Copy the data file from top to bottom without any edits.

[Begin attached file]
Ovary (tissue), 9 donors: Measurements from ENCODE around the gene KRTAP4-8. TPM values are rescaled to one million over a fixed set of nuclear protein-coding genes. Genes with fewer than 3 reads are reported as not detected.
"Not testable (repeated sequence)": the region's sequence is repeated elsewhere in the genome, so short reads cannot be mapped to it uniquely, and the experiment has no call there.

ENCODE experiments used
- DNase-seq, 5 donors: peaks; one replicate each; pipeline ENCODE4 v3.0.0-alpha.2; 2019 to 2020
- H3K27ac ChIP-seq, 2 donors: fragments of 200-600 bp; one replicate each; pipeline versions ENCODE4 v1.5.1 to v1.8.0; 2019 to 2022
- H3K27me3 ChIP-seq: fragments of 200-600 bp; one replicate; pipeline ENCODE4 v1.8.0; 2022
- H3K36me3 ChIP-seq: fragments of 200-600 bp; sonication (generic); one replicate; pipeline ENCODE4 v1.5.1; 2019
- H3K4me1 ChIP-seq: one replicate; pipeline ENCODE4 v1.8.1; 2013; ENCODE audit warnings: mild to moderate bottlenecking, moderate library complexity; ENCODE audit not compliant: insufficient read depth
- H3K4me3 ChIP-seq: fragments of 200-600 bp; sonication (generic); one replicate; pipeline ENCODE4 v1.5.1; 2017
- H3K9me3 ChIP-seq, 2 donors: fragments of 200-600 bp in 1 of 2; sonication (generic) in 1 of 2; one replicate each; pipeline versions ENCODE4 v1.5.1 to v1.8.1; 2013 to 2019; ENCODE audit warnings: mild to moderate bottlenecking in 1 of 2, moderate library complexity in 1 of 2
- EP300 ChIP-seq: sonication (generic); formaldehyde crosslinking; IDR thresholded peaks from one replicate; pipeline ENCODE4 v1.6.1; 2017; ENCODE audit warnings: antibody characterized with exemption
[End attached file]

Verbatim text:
Ovary (tissue), 9 donors: Measurements from ENCODE around the gene KRTAP4-8. TPM values are rescaled to one million over a fixed set of nuclear protein-coding genes. Genes with fewer than 3 reads are reported as not detected.
"Not testable (repeated sequence)": the region's sequence is repeated elsewhere in the genome, so short reads cannot be mapped to it uniquely, and the experiment has no call there.

ENCODE experiments used
- DNase-seq, 5 donors: peaks; one replicate each; pipeline ENCODE4 v3.0.0-alpha.2; 2019 to 2020
- H3K27ac ChIP-seq, 2 donors: fragments of 200-600 bp; one replicate each; pipeline versions ENCODE4 v1.5.1 to v1.8.0; 2019 to 2022
- H3K27me3 ChIP-seq: fragments of 200-600 bp; one replicate; pipeline ENCODE4 v1.8.0; 2022
- H3K36me3 ChIP-seq: fragments of 200-600 bp; sonication (generic); one replicate; pipeline ENCODE4 v1.5.1; 2019
- H3K4me1 ChIP-seq: one replicate; pipeline ENCODE4 v1.8.1; 2013; ENCODE audit warnings: mild to moderate bottlenecking, moderate library complexity; ENCODE audit not compliant: insufficient read depth
- H3K4me3 ChIP-seq: fragments of 200-600 bp; sonication (generic); one replicate; pipeline ENCODE4 v1.5.1; 2017
- H3K9me3 ChIP-seq, 2 donors: fragments of 200-600 bp in 1 of 2; sonication (generic) in 1 of 2; one replicate each; pipeline versions ENCODE4 v1.5.1 to v1.8.1; 2013 to 2019; ENCODE audit warnings: mild to moderate bottlenecking in 1 of 2, moderate library complexity in 1 of 2
- EP300 ChIP-seq: sonication (generic); formaldehyde crosslinking; IDR thresholded peaks from one replicate; pipeline ENCODE4 v1.6.1; 2017; ENCODE audit warnings: antibody characterized with exemption